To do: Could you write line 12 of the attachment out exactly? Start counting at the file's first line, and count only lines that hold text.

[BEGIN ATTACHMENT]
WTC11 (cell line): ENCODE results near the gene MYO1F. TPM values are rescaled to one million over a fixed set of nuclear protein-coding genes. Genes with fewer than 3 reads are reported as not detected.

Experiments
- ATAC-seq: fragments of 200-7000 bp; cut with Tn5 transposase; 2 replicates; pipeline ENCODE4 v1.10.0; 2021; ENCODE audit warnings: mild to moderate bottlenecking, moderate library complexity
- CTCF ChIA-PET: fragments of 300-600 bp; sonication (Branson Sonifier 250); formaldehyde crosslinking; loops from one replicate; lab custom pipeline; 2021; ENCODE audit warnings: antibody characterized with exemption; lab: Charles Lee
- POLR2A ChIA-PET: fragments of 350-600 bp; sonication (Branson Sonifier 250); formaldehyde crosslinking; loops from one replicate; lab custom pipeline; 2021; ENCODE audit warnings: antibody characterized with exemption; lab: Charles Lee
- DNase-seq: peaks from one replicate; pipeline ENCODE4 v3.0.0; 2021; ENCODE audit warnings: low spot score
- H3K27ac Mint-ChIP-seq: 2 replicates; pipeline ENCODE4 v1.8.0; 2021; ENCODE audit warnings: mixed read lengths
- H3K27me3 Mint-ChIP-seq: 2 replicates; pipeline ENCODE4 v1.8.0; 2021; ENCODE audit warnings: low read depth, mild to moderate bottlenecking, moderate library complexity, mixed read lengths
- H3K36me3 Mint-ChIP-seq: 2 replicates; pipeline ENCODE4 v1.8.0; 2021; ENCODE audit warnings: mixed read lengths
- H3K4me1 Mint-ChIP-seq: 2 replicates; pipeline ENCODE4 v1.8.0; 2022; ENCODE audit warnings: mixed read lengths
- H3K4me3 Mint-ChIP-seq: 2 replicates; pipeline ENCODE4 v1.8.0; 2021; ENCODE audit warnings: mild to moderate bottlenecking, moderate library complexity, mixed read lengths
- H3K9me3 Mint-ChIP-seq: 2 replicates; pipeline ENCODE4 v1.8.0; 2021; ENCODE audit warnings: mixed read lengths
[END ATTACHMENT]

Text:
- H3K9me3 Mint-ChIP-seq: 2 replicates; pipeline ENCODE4 v1.8.0; 2021; ENCODE audit warnings: mixed read lengths